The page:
Next is theSpace ticket. Now I’ve received a few of these tickets this year and while the Underbelly ticket may have underperformed, I feel these go rather too far the other way. They feature a large blue banner across the top which includes ‘theSpace’ in the subtle style of block, white capitals. The dotted background and the outline of an unrealistically exuberant audience complete, what I do not feel is an exaggeration to describe as, an assault upon the eyes. I appreciate that there was effort here but I feel it was misdirected. Two stars.
The Greenside tickets are imaginatively green. Now I’m not saying that’s a bad thing – if they were purple I’d probably be asking questions. They’re sticking strongly with their brand and I can only admire them for that. I would say that the ticket designers could possibly have chosen a slightly less dull shade of green, but maybe that’s just me being picky. The ticket also features some nice white bubbles – at least, I think they’re bubbles. I don’t have much to say about them but they’re there and they’re different sizes so I suppose that makes them interesting. It’s at this point that I’m starting to question how qualified I really am to be making these judgements. However, as we’re this far in I think we’ll just have to keep going with it. Four stars.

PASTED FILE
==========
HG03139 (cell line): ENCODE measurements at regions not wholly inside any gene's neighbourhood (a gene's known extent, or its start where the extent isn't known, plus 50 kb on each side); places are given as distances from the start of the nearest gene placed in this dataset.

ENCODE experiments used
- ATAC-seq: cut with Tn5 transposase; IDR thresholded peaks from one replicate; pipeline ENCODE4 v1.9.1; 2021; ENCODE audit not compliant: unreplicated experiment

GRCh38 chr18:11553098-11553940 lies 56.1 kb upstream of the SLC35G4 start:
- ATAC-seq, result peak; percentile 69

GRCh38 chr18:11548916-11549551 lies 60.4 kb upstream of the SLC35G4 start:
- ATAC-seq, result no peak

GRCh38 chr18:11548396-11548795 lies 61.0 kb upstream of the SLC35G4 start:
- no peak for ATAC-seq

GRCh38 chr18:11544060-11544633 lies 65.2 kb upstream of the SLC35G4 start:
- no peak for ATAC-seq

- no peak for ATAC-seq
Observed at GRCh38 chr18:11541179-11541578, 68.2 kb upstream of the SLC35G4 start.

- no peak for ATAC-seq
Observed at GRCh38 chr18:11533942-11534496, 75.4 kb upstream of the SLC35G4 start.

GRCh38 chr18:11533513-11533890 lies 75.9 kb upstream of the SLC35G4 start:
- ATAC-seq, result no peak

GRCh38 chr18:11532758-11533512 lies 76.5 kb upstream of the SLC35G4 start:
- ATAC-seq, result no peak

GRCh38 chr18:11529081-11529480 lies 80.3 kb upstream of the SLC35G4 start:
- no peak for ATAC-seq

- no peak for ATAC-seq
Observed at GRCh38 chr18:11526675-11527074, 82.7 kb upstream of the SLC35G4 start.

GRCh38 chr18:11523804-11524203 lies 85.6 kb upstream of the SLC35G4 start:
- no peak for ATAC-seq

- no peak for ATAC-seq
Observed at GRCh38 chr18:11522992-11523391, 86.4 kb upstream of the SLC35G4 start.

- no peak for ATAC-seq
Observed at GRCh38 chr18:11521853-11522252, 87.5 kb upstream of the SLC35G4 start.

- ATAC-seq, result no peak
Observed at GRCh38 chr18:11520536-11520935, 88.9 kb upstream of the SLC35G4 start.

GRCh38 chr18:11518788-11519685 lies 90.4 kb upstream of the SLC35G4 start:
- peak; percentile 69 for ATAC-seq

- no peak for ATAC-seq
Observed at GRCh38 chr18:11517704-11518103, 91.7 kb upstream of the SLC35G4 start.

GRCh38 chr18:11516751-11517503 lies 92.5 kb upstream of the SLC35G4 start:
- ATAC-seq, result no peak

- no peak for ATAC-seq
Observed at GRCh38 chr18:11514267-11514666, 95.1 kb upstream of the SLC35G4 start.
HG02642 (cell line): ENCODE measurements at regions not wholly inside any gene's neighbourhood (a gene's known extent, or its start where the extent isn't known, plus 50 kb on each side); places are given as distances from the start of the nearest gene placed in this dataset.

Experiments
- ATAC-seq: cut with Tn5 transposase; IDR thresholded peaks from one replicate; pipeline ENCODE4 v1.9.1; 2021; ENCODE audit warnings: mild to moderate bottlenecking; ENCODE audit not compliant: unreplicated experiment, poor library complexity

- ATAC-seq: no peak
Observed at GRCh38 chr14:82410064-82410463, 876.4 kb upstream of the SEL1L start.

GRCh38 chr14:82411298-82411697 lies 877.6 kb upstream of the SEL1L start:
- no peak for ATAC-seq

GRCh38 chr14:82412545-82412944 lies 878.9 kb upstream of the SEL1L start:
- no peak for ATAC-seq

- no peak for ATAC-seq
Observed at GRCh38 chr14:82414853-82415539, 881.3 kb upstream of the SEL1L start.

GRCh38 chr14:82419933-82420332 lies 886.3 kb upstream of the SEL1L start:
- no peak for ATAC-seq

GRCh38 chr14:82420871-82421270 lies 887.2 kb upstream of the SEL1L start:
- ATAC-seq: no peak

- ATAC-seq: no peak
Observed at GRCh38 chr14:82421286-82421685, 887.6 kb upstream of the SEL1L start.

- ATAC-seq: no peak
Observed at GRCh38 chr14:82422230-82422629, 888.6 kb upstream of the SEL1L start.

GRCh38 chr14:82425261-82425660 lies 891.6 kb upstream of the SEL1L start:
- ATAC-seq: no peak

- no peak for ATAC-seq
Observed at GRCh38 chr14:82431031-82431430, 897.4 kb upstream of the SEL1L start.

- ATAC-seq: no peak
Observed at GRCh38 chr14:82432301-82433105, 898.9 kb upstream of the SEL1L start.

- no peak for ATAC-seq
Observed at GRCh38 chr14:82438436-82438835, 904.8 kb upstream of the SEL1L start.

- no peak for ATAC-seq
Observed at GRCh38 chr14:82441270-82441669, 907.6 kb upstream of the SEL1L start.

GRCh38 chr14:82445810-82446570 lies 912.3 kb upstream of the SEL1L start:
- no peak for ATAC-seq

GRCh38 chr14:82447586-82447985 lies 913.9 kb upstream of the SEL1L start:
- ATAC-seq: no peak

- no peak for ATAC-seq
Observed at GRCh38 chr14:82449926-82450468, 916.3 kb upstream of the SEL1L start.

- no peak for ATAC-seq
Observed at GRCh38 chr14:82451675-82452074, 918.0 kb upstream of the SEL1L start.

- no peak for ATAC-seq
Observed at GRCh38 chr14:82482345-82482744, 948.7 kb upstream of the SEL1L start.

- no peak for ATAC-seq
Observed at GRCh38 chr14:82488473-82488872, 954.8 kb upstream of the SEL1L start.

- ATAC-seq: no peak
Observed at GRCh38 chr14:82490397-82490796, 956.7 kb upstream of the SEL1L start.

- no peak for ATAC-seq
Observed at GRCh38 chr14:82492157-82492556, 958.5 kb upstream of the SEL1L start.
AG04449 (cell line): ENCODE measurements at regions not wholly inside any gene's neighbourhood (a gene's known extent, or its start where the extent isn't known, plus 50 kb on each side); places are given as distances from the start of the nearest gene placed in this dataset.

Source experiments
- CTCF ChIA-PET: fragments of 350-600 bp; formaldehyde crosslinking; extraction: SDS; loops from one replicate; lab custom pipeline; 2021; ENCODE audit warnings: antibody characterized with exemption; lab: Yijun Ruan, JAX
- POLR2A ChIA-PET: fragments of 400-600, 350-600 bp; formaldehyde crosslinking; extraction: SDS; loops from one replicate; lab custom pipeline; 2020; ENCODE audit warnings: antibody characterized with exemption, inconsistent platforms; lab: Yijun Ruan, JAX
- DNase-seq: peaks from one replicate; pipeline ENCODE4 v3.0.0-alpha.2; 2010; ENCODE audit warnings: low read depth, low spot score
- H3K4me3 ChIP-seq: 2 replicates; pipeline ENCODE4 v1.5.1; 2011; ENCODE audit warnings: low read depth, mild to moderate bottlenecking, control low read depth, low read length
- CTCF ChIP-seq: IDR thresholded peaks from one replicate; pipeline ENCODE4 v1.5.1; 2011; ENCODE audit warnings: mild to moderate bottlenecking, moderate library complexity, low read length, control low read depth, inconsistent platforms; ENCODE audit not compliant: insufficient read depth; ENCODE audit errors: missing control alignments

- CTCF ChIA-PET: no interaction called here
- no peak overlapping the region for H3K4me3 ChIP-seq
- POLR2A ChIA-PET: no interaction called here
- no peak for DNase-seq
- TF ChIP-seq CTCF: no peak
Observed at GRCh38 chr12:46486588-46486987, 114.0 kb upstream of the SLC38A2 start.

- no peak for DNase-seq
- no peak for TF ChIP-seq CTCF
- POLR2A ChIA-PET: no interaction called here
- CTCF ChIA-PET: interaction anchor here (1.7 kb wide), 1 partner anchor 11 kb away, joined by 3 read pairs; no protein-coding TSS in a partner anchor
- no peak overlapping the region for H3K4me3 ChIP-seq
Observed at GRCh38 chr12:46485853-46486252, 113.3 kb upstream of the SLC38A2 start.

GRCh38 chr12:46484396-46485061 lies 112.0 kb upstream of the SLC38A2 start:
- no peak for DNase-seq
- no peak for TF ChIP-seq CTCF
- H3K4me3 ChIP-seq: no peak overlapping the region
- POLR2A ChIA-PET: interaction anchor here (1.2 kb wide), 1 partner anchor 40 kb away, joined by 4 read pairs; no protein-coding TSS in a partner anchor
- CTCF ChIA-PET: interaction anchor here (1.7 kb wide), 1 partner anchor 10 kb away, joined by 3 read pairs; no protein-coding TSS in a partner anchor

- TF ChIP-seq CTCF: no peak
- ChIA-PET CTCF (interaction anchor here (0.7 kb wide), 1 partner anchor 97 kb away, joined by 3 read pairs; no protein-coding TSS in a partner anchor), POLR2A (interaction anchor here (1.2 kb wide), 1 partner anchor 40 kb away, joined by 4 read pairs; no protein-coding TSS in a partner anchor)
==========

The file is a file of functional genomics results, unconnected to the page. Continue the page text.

‘So what is the best ticket design?’ is the question I’m sure you’re all asking enthusiastically. Either that or, ‘Why am I still reading this?’ but as I can’t answer the latter, we’ll go with the first question. Now, this may be a controversial move but I really enjoy the Summerhall tickets. Yes, I know you may say they’re rather plain and uninteresting but I would call it minimalistic. I like how the ‘A’ is in a different style to the rest of the letters – I don’t really know why it’s like that, but does art need to explain itself? I also think the touch of orange complements the ticket well without making it feel too cluttered. Five stars.
Now you may disagree with my judgements but as we all know, ticket design is a subjective and often very controversial art form. Anyway, I hope you enjoyed this review and maybe next year you’ll look at your tickets in a new light. Or maybe you won’t, but I’d like to pretend this article had some very minor effect on your life.